Indian mynah - The Common Myna or Indian Myna also sometimes spelled Mynah, is a member of the starling family. It is a species of bird native to Asia with its initial home range spanning from Iran, Pakistan, India and Kazakhstan to Malaysia and China. An omnivorous open woodland bird with a strong territorial instinct, the Myna has adapted extremely well to urban environments.
Indian Nightjar - Open woodland, scrub, and cultivation is the habitat of this nocturnal bird. It flies after sundown with an easy, silent moth-like flight. During the day, Indian Nightjar lies silent upon the ground, concealed by its plumage; it is then difficult to detect, blending in with the soil.
Indian Peafowl - The Indian Peafowl is a resident breeder in the Indian subcontinent and has been introduced into many parts of the world; feral populations exist in many countries.
Indian Pitta - The Indian Pitta, Pitta brachyura, is a medium-sized passerine bird. It breeds mainly in the sub-Himalayas and winters in southern India and Sri Lanka. These birds are found in thick undergrowth and are often more easily detected by their calls. They however often crash into houses during the migratory season and their brilliant colouration makes them an object of curiosity and are often covered in newspaper stories.
Indian Pond Heron - The Indian Pond Heron or Paddybird is a small heron. It is of Old World origins, breeding in southern Iran and east to India, Burma, Bangladesh and Sri Lanka. They are widespread and common but can be easily missed when the stalk prey at the edge of small water-bodies or even when the roost close to human habitations. They are however distinctive when put to flight, the bright white wings flashing in contrast to the cryptic streaked olive and brown colours of the body. The camouflage is so excellent that they will often allow humans to approach very close before taking to flight, and this has resulted in folk names and beliefs that the birds are short-sighted or blind.
Indian Roller - The Indian Roller , also called the Blue Jay in former times is a member of the roller family of birds. They are found in southern Asia from Iraq to Thailand and are best known for the aerobatic displays of the male during the breeding season. They are very commonly seen perched along roadside trees and wires and are commonly seen in open grassland and scrub forest habitats. It is not migratory, but undertakes some seasonal movements. Several states in India have chosen it as their symbol.
Indian Scops-Owl - This species is a part of the larger grouping of owls known as typical owls, Strigidae, which contains most species of owl. The other grouping is the barn owls, Tytonidae.
Indian Skimmer - The Indian Skimmer is a one of the three species that belong to the skimmer family. They are somewhat tern like but like other skimmers, have a short upper mandible and the longer lower mandible that is ploughed along the surface of water as the bird flies over the water to pick aquatic prey. It is found in southern Asia where it is patchily-distributed and declining in numbers. They are mainly found in rivers or estuaries. They are very brightly marked in black, white and orange making them difficult to miss.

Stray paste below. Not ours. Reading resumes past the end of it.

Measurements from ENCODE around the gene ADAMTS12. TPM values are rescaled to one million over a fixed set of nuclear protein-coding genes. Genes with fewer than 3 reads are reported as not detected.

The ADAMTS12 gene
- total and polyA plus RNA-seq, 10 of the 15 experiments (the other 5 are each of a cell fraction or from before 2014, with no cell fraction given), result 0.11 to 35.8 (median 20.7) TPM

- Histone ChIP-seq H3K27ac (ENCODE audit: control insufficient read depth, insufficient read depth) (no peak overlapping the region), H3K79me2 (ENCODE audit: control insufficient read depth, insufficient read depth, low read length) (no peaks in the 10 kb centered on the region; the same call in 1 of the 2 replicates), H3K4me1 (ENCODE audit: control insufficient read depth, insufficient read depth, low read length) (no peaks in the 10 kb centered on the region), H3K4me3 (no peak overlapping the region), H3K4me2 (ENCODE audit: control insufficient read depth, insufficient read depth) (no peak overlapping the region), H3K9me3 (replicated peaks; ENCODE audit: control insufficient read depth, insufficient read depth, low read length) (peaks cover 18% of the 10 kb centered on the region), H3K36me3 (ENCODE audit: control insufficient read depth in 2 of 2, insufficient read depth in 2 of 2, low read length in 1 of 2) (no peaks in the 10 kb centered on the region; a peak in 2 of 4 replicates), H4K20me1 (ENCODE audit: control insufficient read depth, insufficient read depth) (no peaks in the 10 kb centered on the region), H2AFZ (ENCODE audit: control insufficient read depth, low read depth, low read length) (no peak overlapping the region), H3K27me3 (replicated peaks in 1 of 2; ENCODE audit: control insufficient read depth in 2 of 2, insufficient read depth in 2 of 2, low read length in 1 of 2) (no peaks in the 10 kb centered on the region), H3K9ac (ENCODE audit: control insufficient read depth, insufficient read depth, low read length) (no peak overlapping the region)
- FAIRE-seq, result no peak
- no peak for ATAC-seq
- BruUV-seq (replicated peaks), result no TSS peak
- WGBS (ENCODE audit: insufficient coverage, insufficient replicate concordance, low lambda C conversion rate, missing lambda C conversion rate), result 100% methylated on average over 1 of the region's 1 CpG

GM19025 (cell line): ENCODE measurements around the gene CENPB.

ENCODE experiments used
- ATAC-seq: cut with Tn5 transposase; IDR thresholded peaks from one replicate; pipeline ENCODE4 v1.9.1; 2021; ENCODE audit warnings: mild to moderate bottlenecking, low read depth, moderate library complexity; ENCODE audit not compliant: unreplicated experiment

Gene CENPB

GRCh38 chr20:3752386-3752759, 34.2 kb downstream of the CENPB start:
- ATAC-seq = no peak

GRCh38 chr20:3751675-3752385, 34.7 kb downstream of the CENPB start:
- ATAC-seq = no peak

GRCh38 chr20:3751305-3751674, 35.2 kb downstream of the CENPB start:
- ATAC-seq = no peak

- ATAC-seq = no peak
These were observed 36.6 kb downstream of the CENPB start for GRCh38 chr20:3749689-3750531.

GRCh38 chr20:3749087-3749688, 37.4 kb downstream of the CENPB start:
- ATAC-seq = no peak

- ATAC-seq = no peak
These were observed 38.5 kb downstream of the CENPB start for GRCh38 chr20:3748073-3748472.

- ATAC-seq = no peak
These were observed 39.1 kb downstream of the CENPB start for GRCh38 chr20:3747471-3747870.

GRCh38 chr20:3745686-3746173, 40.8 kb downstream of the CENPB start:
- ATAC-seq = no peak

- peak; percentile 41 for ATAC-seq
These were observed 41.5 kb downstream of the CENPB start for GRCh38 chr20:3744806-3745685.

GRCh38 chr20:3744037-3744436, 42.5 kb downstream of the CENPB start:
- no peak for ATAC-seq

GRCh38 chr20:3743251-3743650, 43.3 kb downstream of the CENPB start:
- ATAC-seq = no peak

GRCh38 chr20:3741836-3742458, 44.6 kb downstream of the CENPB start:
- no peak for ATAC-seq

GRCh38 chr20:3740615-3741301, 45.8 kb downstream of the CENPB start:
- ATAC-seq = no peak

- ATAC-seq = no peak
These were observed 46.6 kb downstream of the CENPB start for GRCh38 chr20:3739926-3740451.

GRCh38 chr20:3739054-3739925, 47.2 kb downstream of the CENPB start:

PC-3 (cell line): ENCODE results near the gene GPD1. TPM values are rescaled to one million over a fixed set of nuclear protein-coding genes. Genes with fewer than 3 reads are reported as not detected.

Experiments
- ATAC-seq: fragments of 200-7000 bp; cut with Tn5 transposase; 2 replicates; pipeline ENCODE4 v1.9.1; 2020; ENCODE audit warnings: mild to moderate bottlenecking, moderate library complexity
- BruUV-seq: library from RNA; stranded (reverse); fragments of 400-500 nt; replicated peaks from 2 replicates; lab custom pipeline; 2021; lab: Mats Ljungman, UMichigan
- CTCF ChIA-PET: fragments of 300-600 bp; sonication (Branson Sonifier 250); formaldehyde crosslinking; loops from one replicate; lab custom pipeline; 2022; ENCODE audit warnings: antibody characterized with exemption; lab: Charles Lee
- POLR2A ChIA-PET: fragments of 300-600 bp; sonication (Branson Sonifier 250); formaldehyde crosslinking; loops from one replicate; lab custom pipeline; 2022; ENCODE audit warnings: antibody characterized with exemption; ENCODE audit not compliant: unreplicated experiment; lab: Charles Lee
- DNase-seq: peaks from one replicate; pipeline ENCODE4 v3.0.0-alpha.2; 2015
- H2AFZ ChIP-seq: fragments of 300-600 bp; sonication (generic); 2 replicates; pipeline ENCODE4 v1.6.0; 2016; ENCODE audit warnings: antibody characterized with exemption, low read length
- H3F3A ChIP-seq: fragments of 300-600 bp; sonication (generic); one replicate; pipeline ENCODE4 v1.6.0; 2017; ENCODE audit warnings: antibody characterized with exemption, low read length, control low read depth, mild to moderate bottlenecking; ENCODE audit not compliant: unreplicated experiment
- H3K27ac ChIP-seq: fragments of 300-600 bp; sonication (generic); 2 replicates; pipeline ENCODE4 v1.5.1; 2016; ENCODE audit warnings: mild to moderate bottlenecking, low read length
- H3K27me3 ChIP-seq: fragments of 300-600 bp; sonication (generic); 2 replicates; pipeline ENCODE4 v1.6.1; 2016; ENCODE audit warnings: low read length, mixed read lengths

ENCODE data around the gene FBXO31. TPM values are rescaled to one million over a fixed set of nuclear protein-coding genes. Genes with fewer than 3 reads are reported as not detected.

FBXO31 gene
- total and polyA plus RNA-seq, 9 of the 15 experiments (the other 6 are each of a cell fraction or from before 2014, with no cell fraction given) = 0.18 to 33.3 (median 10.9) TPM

Indian tree-pipit - The scientific name of this bird commemorates the British ornithologist Brian Houghton Hodgson.
Indian Vulture - The Indian Vulture is an Old World vulture and is closely related to the Griffon Vulture, G. fulvus. It breeds mainly on crags in the hills of Sind in Pakistan, central and peninsular India. The birds in the northern part of its range once considered a subspecies are now considered a separate species, the Slender-billed Vulture Gyps tenuirostris. These were lumped together under the name Long-billed Vulture.
Indian White-backed Vulture - The Indian White-rumped Vulture is an Old World vulture in the family Accipitridae. It is closely related to the European Griffon Vulture . At one time it was believed to be closer to the White-backed Vulture of Africa and was known as the Oriental White-backed Vulture. The species was present in large numbers, in Southern and Southeastern Asia until the 1990s.
Indian Yellow-nosed Albatross - The Indian Yellow-nosed Albatross, Thalassarche carteri, in the albatross family, and is a smallest of the mollymawks. In 2004, BirdLife International
Indigo Bunting - The Indigo Bunting, Passerina cyanea, is a small seed-eating bird in the family Cardinalidae. It is migratory, ranging from southern Canada to northern Florida during the breeding season, and from southern Florida to northern South America during the winter. The Indigo Bunting is closely related to the Lazuli Bunting, and will interbreed with the latter species where their ranges overlap.
Indigo-banded Kingfisher - The Indigo-banded Kingfisher is a species of bird in the Alcedinidae family. It is endemic to the Philippines, where it is a generally uncommon but locally common resident of the northern and central islands. There are two subspecies, the nominate race, which occurs on Luzon, Polillo, Mindoro, Sibuyan and Ticao, and A. c. nigriostris, which is found in Panay, Negros and Cebu. It forms a superspecies with the Silvery Kingfisher of the southern Philippines.
Indigo-capped Hummingbird - The Indigo-capped Hummingbird , sometimes placed in the genus Saucerottia, is a species of hummingbird in the Trochilidae family.
Indigo-winged Parrot - The Fuertes's Parrot , also known as Indigo-winged Parrot, is a critically endangered parrot which has a highly restricted range on the west slope of the Central Andes of Colombia.